Life on Two Wheels

For years bicycling has been a popular outdoor activity with individuals, couples and families taking to the road on two wheels. Most people ride for recreation or health reasons, however for the following McKendree alum and professor, their passions for pedaling have ignited a deeper purpose within - raising funds and awareness for organizations close to their hearts.

Lives in Tandem

Photo of Krystal Goodwin and Michael TiemeyerKrystal Goodwin ’04 and Michael Tiemeyer met on a charity bicycle ride from Michigan to Florida during the summer of 2009 that changed the course of their lives and marked the beginning of a new adventure together. Shortly after the bicycle ride, the two started dating and Krystal, originally from Belleville, Ill., relocated to Savannah, Ga. where Michael teaches at a local University and she is a chiropractor. The couple tied the knot on May 20, 2011 and decided to mark the way they met and honor the organization that brought them together by spending their honeymoon on a nine-week, cross-country bicycle tour.

Photo of Krystal Goodwin and Michael TiemeyerAlong with 20 other cyclists, the duo pedaled their way across the country as part of the 4th annual Fuller Center Bicycle Adventure (FCBA) from June 10 through Aug. 15, 2011. The ride, a 3,600 mile journey from Seattle, Wash. to Washington, D.C., raised funds and awareness for The Fuller Center for Housing, an ecumenical Christian group based out of Americus, Ga. that seeks to eradicate poverty housing by promoting partnerships with individuals and community groups to build and rehabilitate homes for people in need.

The riders raised money individually prior to the trip and along the way by talking to people across the country about their cause. After averaging nearly 80 miles a day riding their bikes, the cyclists gave community presentations, stayed overnight in churches, and worked on seven housing projects.

Photo of Krystal Goodwin“The FCBA allowed me to get my hands dirty working on actual Fuller Center homes helping actual people, spreading the Fuller Center message along the way,” said Krystal. “That’s the beauty of this particular “adventure,” the rewards are tremendous!”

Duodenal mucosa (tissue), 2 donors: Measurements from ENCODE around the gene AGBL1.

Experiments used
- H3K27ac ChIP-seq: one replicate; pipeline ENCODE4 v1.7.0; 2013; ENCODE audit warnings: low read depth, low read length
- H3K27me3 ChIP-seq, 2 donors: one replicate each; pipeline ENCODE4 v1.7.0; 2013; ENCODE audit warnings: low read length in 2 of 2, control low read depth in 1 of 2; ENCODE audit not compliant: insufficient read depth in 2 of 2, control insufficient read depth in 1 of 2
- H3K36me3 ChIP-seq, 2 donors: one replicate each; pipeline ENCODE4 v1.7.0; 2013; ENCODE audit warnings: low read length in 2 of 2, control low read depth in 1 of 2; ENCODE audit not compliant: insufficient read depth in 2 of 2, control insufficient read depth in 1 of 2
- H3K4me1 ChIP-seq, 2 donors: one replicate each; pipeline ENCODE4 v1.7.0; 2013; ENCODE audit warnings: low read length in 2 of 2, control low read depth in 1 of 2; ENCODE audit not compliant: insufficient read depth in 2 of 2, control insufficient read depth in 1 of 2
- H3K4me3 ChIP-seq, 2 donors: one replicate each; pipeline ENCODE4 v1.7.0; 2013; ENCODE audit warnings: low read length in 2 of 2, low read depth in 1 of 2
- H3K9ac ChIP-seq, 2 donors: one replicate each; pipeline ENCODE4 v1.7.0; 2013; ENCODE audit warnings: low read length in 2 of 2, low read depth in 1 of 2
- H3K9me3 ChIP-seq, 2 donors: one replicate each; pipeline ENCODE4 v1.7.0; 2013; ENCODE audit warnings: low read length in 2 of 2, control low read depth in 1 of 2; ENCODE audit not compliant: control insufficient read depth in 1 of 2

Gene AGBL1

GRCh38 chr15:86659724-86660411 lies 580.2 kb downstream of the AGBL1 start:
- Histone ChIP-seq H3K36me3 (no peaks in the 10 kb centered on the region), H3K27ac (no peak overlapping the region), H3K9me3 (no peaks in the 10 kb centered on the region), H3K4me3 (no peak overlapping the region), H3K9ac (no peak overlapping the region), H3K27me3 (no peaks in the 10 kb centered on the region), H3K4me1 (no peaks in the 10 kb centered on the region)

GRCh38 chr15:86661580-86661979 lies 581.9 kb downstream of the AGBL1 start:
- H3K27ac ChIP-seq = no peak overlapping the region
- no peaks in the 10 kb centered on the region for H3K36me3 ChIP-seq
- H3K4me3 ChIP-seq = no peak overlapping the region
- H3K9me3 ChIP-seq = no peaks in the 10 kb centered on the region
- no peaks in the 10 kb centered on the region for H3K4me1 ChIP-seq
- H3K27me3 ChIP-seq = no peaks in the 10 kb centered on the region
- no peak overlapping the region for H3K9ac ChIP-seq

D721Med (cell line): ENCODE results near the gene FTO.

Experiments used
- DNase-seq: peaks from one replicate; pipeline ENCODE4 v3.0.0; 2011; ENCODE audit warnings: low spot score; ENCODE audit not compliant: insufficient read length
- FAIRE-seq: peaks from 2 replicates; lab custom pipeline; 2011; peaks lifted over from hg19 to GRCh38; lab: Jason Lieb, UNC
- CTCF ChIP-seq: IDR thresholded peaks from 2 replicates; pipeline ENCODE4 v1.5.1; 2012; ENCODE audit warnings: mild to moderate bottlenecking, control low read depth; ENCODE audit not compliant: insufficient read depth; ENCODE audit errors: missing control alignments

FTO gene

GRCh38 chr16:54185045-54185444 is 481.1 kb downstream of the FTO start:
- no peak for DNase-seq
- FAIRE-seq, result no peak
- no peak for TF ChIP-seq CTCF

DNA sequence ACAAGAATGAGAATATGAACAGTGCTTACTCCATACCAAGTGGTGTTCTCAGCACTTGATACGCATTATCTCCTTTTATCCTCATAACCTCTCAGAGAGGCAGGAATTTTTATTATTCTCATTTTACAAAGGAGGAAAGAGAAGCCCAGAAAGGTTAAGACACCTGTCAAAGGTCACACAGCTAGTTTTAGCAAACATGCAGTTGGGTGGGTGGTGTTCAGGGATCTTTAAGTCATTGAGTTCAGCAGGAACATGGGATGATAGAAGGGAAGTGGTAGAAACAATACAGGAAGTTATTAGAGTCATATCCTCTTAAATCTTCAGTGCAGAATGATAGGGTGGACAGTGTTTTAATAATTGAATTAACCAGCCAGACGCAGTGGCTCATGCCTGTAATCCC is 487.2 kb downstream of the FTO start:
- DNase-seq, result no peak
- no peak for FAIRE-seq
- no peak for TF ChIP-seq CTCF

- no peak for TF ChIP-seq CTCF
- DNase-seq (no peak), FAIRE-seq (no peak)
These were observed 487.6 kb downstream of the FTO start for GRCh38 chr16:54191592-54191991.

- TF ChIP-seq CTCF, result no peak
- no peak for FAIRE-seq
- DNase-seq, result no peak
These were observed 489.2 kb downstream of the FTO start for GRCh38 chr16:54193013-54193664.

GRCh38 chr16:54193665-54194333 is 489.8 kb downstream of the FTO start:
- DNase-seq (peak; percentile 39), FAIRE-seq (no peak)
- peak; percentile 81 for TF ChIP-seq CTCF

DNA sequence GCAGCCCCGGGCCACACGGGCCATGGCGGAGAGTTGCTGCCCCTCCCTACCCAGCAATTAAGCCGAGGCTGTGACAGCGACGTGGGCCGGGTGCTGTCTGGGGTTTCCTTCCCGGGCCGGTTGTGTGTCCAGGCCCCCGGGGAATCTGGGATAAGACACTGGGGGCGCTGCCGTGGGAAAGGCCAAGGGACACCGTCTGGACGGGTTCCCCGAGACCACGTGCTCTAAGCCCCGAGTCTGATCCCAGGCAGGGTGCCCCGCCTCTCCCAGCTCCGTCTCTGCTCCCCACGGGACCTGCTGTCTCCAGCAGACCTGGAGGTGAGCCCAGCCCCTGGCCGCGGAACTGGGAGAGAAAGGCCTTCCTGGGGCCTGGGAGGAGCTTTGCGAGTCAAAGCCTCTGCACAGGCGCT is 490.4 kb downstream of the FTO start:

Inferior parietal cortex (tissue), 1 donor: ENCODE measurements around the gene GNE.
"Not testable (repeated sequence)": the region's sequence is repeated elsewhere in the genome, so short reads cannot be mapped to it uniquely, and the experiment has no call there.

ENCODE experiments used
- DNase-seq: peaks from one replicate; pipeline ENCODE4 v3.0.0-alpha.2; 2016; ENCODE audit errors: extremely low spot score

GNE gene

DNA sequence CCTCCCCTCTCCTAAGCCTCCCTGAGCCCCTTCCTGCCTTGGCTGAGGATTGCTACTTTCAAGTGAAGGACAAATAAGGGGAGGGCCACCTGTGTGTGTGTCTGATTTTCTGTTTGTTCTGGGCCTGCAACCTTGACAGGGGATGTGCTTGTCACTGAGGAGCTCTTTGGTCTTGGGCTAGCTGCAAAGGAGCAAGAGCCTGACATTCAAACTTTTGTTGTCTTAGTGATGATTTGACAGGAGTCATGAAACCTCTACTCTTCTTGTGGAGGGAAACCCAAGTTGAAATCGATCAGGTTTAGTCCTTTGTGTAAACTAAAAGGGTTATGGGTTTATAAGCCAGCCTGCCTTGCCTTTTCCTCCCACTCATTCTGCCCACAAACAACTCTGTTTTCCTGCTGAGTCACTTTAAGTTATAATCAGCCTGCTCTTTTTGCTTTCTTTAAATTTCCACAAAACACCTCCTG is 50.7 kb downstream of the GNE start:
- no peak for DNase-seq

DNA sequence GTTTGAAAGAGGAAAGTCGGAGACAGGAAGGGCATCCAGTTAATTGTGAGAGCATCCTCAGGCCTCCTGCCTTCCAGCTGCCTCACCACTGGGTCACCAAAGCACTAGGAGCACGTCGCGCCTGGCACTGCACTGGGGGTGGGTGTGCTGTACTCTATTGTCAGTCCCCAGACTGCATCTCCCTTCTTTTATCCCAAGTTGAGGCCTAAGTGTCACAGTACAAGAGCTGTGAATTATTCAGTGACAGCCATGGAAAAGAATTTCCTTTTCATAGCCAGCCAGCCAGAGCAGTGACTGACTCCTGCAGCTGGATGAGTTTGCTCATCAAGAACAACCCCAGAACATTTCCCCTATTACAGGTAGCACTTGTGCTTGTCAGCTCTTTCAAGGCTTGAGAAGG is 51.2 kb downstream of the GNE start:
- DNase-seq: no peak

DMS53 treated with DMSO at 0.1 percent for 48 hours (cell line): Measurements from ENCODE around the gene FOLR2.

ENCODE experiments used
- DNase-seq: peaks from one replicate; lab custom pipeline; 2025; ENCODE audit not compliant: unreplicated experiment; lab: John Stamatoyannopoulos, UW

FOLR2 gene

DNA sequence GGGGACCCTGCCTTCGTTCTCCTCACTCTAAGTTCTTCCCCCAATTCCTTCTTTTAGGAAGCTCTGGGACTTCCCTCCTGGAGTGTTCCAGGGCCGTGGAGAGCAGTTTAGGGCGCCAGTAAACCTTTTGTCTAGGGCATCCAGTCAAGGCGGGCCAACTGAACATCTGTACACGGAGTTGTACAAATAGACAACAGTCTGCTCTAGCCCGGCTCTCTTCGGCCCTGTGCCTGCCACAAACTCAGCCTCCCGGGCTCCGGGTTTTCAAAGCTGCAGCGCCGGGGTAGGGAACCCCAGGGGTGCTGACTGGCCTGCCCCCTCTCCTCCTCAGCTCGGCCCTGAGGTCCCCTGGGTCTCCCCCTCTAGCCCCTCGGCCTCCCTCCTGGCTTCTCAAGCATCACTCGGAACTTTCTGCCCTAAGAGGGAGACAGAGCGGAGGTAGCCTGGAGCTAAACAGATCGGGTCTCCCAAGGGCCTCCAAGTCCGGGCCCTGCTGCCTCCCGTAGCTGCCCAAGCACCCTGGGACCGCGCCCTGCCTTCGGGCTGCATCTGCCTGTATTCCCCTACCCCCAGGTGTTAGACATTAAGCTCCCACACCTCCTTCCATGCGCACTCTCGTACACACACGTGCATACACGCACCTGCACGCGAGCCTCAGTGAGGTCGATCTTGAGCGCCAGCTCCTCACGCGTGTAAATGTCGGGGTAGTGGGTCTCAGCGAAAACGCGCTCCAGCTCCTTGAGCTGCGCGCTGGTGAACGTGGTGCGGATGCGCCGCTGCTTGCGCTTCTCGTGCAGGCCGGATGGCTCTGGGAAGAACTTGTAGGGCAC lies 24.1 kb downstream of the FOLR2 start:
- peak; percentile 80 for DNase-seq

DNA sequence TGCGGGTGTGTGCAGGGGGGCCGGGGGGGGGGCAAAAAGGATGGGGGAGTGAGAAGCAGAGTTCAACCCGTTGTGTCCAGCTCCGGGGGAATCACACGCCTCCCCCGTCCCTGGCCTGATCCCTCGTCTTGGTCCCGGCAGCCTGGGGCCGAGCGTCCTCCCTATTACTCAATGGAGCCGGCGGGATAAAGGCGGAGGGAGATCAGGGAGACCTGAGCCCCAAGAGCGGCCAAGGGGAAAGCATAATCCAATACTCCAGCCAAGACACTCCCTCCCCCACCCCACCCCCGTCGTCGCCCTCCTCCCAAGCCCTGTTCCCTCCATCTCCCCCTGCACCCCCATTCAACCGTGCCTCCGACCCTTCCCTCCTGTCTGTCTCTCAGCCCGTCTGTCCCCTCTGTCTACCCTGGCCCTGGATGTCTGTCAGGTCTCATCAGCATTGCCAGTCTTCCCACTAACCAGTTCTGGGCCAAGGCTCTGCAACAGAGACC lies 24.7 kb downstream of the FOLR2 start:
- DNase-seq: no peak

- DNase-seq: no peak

While this was the second bike adventure for the couple, the road to Washington D.C. had its bumps. In June, on their way to Seattle, the van they were riding in was involved in a rollover accident near Boise, Idaho. Fortunately no one was seriously injured, however the van and the attached trailer with all of their bikes and gear were damaged beyond repair—including Krystal’s bicycle. Undeterred, the couple purchased a tandem bike. Michael always wanted to ride a tandem, but his wife needed convincing. “I was reluctant,” Krystal said. “I had never ridden on one in my life. Michael and some others managed to convince me.”

The couple likened tandem riding to marriage itself and admitted that spending the first few months of their marriage sharing a bicycle taught them a lot about how to be together.

“Communication was a big thing,” Michael said, “just like marriage, we had to take two individual styles and merge them together.”

In late July, the couple experienced another bump along the way when Krystal’s dad suffered a stroke. Fortunately, the couple had just arrived in Quincy, Ill. when they received the news and family members were able to meet them and drive them back to Belleville to be with the rest of the family. The couple took a week off before rejoining the rest of the pack in Ohio. Finally, on Aug. 14, the group reached its destination in Washington D.C.